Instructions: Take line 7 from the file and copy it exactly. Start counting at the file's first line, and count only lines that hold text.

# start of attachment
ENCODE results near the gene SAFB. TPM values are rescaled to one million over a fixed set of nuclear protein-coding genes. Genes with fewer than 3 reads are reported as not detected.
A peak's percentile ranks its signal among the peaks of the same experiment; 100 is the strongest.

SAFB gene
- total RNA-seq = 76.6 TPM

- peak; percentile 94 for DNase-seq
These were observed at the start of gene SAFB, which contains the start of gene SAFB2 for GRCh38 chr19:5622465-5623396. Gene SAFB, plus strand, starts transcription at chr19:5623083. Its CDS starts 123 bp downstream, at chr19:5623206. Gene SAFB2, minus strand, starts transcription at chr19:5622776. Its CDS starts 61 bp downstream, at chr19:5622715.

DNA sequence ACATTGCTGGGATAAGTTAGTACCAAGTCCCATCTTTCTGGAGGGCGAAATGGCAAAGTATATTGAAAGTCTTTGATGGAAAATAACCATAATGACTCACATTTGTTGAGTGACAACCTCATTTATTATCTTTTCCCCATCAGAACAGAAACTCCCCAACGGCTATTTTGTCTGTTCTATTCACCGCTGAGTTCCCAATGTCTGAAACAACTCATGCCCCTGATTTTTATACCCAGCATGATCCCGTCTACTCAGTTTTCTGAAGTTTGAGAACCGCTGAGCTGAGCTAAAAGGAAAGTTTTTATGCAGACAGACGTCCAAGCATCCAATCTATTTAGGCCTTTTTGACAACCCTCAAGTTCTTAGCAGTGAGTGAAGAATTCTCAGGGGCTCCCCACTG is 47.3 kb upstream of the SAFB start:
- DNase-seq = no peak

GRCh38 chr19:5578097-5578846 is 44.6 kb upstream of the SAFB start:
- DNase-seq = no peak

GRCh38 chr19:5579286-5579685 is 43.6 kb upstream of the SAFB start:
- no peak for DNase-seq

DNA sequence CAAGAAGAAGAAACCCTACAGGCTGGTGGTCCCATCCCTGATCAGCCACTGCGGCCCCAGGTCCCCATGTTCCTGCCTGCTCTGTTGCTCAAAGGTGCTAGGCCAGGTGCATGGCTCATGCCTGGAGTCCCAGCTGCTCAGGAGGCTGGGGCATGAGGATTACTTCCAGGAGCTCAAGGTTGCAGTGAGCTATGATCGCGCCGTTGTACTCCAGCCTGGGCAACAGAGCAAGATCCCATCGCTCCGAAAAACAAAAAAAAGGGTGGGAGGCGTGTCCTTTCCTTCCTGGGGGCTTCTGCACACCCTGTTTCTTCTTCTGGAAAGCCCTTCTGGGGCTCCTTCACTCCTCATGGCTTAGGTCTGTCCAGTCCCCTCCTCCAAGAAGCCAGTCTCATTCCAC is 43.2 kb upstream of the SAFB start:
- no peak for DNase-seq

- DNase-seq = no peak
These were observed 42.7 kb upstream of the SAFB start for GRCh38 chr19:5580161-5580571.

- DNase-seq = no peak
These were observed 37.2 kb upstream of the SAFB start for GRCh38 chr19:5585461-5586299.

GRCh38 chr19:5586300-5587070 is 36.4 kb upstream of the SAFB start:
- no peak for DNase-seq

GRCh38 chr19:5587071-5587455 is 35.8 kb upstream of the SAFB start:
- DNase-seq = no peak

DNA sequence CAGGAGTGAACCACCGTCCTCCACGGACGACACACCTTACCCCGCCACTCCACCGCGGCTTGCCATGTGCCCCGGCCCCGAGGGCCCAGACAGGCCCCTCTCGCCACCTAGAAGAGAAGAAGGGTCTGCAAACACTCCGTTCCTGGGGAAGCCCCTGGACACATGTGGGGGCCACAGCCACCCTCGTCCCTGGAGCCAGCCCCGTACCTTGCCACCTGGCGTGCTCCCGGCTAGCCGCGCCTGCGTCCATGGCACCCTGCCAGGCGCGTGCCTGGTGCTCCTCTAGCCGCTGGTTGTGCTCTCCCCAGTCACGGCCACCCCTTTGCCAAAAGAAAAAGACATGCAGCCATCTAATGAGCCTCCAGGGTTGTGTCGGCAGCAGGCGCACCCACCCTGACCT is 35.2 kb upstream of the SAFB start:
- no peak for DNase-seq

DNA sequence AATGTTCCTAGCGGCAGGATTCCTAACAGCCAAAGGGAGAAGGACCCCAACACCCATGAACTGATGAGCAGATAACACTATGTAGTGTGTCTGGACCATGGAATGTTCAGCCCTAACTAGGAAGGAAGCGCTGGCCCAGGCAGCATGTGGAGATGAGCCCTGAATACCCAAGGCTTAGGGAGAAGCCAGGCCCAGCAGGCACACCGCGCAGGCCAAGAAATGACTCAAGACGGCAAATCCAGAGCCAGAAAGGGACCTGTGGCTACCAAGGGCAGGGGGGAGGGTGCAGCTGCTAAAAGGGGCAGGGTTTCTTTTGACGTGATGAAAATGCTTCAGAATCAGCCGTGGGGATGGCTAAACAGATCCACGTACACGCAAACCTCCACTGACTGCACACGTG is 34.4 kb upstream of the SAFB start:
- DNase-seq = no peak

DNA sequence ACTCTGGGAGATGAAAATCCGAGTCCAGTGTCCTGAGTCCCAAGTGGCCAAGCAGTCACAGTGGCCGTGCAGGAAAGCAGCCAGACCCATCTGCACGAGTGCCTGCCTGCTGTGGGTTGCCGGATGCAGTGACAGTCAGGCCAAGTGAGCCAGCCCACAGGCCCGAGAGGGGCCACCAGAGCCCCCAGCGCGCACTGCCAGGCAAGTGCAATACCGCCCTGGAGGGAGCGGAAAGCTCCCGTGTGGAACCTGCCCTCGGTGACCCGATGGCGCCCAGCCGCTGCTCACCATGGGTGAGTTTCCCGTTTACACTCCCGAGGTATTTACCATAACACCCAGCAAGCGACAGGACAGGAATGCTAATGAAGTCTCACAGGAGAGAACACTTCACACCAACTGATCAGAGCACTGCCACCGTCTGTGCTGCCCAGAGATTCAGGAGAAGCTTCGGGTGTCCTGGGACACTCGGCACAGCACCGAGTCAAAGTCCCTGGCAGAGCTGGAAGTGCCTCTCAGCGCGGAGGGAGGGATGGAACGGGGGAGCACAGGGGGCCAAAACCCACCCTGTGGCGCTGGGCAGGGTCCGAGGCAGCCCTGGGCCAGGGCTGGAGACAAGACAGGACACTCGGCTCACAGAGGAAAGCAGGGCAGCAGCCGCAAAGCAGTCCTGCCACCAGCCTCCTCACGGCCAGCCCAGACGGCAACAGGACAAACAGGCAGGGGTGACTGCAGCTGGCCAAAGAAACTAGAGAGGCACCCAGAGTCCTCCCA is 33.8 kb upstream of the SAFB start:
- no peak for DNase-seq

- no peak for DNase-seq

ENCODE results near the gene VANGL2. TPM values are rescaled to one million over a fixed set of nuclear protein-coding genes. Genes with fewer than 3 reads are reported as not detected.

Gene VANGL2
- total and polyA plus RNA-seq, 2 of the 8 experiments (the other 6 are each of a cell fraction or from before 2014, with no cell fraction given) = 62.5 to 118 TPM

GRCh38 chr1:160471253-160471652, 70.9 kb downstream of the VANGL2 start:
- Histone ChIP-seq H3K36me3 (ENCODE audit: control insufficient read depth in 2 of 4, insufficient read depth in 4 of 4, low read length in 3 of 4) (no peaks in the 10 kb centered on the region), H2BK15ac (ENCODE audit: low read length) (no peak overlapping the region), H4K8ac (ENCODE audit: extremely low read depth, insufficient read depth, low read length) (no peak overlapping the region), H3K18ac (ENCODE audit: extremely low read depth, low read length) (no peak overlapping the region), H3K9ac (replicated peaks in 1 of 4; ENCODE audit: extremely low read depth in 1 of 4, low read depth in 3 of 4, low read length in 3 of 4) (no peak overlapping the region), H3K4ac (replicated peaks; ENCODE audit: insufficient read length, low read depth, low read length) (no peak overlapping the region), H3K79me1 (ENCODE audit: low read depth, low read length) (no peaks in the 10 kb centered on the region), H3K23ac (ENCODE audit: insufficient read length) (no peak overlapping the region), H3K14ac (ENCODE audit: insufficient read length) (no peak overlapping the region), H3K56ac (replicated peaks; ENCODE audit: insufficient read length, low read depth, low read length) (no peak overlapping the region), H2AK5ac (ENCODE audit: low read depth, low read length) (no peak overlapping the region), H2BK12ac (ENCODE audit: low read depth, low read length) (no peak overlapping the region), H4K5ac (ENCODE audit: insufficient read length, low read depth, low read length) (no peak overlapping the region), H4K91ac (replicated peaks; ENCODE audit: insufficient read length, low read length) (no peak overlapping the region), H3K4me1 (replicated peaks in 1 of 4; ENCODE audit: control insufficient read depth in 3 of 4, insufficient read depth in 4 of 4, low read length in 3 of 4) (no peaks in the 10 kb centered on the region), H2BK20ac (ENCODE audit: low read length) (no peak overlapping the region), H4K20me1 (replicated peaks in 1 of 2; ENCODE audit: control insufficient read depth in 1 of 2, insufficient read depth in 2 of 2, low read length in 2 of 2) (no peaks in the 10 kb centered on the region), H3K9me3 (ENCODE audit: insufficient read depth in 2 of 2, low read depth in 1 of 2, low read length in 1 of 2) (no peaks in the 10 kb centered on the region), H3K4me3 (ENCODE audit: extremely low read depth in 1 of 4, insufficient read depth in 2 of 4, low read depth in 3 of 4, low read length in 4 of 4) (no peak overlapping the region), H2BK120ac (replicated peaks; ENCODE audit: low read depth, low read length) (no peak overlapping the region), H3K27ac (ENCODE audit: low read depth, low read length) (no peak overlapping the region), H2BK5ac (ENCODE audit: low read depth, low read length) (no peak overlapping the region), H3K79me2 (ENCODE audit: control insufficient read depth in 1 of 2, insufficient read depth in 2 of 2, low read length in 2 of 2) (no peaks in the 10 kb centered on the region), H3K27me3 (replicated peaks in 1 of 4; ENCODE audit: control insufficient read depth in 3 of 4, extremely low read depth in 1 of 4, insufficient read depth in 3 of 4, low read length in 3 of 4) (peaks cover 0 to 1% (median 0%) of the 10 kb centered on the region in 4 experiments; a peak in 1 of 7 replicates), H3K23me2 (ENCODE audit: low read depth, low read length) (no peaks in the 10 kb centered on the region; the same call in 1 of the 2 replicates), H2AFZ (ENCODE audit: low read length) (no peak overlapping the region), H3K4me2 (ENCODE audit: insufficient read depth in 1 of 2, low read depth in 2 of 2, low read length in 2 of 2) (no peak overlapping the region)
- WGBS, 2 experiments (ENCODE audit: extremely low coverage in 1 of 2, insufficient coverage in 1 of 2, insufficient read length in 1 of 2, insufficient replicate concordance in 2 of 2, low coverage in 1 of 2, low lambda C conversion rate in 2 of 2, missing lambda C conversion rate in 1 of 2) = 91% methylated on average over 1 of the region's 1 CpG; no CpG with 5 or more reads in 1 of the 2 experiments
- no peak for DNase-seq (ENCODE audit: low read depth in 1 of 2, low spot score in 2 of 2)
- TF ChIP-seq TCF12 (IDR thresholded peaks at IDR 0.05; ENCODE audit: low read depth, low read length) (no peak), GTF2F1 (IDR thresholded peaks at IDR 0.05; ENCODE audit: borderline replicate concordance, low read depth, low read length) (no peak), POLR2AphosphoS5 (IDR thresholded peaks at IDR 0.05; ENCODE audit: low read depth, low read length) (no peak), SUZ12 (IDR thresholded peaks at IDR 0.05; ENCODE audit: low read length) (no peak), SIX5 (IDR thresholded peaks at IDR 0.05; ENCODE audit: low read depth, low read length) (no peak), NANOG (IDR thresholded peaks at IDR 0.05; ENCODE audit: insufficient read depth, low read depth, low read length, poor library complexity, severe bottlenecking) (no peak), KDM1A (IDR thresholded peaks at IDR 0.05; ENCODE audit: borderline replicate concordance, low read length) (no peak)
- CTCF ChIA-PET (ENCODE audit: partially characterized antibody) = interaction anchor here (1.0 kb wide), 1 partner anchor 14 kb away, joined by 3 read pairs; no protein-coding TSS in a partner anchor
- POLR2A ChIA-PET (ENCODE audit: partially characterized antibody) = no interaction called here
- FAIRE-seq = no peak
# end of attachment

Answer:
DNA sequence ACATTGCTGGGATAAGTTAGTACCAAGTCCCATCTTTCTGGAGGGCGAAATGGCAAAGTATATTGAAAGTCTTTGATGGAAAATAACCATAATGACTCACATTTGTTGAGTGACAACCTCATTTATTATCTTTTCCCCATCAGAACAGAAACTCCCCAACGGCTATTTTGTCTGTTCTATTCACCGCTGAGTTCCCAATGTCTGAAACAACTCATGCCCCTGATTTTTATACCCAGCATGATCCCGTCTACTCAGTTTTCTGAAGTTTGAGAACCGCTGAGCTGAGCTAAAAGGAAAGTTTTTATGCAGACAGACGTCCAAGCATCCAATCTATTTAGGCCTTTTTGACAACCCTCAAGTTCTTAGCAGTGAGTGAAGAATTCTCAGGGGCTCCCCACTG is 47.3 kb upstream of the SAFB start: